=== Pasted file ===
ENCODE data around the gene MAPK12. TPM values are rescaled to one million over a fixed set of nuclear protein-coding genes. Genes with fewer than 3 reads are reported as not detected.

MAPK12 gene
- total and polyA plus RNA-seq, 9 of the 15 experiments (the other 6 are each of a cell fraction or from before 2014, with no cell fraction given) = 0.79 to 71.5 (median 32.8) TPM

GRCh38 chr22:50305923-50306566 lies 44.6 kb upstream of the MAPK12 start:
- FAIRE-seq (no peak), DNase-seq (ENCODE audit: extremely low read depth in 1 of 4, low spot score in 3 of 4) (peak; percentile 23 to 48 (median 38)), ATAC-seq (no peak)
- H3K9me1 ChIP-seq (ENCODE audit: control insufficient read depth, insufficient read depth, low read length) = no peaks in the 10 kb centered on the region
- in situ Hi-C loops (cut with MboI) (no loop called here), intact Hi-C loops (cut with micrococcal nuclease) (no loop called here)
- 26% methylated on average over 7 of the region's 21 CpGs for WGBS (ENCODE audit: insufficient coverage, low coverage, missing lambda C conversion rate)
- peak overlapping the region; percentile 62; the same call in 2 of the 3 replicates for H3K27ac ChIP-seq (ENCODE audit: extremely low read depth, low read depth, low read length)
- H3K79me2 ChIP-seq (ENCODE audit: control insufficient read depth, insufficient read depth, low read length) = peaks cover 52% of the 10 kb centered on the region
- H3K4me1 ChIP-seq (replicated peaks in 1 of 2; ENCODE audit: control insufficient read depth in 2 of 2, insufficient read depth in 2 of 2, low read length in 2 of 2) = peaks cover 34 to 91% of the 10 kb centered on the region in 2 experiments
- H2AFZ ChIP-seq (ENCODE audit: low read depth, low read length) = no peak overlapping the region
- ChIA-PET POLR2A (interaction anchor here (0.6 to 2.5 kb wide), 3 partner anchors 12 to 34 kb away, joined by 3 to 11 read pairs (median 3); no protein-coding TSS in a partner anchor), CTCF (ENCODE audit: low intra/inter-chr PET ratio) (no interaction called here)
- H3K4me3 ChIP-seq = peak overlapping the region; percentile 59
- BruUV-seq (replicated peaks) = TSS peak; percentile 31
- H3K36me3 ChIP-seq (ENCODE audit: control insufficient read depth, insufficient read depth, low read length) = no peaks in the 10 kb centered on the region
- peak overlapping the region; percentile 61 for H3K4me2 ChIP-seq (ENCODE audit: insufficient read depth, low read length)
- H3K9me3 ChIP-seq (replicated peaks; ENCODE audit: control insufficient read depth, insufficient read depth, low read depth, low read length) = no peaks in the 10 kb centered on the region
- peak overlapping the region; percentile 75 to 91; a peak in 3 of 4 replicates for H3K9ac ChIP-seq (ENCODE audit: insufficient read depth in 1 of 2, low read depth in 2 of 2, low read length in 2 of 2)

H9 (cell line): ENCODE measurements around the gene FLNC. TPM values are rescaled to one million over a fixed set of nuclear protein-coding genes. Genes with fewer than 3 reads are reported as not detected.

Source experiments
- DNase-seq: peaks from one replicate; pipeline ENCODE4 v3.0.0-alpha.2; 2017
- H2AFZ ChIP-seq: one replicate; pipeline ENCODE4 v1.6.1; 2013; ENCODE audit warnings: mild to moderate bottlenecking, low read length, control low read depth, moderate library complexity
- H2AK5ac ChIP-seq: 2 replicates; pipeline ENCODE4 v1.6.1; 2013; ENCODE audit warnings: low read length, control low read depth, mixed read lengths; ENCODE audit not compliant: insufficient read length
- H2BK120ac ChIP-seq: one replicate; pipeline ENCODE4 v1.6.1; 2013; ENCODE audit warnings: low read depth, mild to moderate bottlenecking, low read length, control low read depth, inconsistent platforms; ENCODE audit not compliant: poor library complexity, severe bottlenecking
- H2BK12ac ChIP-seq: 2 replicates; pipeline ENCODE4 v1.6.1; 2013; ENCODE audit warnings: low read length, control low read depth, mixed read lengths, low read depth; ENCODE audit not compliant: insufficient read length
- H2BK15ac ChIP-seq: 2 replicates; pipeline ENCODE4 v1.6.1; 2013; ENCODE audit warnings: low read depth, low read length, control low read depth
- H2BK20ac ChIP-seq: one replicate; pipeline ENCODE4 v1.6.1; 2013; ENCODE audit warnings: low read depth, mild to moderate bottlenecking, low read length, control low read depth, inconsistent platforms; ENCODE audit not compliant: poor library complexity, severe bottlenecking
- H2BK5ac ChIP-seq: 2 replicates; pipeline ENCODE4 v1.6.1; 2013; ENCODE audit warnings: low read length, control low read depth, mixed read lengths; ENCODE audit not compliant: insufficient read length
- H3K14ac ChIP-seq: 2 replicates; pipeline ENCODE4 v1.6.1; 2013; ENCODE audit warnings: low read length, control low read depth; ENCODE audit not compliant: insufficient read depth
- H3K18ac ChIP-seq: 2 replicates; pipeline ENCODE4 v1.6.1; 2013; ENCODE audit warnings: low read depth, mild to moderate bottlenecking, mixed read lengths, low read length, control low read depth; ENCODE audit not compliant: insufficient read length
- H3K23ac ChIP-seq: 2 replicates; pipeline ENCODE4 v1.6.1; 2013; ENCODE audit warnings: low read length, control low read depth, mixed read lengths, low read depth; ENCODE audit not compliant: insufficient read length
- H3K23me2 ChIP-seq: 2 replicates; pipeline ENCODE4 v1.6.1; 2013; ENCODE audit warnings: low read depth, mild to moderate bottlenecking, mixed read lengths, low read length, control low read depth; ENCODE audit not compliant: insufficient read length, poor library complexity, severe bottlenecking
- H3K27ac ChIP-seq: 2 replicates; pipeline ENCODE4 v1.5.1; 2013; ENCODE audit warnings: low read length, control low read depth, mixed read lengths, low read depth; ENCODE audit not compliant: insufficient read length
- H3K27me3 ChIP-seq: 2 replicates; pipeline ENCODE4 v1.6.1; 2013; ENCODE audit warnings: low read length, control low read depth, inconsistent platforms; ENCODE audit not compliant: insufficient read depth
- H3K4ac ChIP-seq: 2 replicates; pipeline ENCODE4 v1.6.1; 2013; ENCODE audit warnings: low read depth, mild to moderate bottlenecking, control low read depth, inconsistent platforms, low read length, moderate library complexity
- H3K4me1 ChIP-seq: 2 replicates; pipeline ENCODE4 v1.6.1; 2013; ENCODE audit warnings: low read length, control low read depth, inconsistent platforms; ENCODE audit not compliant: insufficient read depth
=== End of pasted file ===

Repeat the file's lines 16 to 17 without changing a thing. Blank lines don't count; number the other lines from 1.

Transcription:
- H3K36me3 ChIP-seq (ENCODE audit: control insufficient read depth, insufficient read depth, low read length) = no peaks in the 10 kb centered on the region
- peak overlapping the region; percentile 61 for H3K4me2 ChIP-seq (ENCODE audit: insufficient read depth, low read length)